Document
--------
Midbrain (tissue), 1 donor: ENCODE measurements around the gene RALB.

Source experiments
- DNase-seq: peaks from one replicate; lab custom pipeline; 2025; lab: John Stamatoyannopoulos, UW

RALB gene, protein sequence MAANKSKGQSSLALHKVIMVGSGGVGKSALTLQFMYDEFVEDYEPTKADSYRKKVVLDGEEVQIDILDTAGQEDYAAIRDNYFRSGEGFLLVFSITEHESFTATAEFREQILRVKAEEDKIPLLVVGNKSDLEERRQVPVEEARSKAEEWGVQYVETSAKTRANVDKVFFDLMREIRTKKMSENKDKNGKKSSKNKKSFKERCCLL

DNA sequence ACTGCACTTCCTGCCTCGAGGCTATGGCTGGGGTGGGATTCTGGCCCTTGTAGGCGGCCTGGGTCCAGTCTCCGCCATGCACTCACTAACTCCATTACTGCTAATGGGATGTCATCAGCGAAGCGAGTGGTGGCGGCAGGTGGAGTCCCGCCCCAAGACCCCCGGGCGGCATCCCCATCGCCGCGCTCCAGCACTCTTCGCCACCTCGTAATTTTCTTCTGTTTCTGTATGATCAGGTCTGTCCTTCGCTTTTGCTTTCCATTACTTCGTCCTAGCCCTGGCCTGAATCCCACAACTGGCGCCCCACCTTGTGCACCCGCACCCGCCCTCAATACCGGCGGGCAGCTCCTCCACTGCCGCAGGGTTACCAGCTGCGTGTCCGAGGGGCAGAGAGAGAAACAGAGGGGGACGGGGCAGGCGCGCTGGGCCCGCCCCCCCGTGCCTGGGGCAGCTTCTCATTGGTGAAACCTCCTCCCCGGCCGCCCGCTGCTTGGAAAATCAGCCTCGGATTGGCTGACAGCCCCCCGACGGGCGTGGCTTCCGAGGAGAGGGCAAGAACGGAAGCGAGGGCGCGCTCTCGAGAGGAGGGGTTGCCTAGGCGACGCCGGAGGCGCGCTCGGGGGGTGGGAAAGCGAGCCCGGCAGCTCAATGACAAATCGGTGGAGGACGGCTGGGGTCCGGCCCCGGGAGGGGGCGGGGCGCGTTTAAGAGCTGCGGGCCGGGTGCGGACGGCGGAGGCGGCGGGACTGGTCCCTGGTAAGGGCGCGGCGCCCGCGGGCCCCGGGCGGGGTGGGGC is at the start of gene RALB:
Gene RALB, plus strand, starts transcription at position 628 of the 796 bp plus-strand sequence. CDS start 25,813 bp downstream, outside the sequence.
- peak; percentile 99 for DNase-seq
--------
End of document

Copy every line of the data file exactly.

Midbrain (tissue), 1 donor: ENCODE measurements around the gene RALB.

Source experiments
- DNase-seq: peaks from one replicate; lab custom pipeline; 2025; lab: John Stamatoyannopoulos, UW

RALB gene, protein sequence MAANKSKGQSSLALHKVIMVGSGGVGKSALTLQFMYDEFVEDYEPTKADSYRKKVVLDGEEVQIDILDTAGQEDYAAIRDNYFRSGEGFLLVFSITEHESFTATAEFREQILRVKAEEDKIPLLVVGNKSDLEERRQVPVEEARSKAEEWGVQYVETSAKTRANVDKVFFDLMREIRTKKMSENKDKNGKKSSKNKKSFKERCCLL

DNA sequence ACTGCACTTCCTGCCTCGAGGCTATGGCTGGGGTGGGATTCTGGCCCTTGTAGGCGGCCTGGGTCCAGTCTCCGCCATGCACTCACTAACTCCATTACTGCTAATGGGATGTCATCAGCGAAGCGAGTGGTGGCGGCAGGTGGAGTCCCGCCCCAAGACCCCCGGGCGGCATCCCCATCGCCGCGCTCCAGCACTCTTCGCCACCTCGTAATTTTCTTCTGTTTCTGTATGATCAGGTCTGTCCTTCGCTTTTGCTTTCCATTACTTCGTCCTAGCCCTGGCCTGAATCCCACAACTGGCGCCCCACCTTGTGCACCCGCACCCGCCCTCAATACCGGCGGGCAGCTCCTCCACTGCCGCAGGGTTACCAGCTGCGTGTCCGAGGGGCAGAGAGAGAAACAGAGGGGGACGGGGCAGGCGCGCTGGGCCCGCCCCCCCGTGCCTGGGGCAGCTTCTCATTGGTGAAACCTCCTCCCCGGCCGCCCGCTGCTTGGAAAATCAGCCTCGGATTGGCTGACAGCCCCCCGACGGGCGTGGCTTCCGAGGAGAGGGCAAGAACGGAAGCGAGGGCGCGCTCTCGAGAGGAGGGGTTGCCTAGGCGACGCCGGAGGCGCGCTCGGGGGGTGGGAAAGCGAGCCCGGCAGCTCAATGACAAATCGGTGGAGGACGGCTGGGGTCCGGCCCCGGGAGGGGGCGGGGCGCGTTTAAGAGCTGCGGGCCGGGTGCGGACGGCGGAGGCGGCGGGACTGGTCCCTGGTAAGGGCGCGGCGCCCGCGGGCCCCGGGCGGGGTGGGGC is at the start of gene RALB:
Gene RALB, plus strand, starts transcription at position 628 of the 796 bp plus-strand sequence. CDS start 25,813 bp downstream, outside the sequence.
- peak; percentile 99 for DNase-seq